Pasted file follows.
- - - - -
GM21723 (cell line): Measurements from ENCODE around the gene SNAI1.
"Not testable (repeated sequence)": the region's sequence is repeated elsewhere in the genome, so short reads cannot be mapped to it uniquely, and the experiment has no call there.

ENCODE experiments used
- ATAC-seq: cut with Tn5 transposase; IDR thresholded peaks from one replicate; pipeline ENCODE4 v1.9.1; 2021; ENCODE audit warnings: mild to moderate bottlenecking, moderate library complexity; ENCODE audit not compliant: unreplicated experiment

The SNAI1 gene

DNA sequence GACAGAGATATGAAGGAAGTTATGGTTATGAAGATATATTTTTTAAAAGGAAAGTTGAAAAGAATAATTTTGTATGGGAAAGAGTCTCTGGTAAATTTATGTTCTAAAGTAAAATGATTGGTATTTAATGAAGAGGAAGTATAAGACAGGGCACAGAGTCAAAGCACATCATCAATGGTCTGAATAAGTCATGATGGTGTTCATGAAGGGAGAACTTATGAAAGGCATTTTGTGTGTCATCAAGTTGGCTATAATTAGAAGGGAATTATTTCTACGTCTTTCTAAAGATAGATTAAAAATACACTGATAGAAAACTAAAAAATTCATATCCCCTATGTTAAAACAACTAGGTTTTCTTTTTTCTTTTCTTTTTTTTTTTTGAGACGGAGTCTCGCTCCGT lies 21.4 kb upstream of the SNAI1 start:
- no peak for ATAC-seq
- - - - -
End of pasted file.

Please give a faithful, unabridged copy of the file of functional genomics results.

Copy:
GM21723 (cell line): Measurements from ENCODE around the gene SNAI1.
"Not testable (repeated sequence)": the region's sequence is repeated elsewhere in the genome, so short reads cannot be mapped to it uniquely, and the experiment has no call there.

ENCODE experiments used
- ATAC-seq: cut with Tn5 transposase; IDR thresholded peaks from one replicate; pipeline ENCODE4 v1.9.1; 2021; ENCODE audit warnings: mild to moderate bottlenecking, moderate library complexity; ENCODE audit not compliant: unreplicated experiment

The SNAI1 gene

DNA sequence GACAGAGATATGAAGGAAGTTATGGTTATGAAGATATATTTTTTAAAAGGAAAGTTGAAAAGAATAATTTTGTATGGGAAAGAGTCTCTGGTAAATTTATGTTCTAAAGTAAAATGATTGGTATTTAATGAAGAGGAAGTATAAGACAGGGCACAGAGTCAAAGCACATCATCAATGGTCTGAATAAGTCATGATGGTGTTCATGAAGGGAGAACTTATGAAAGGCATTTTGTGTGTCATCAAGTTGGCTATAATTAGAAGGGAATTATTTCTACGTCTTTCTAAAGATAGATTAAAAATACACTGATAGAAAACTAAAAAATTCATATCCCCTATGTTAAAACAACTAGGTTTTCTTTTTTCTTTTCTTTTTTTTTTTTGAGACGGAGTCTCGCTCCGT lies 21.4 kb upstream of the SNAI1 start:
- no peak for ATAC-seq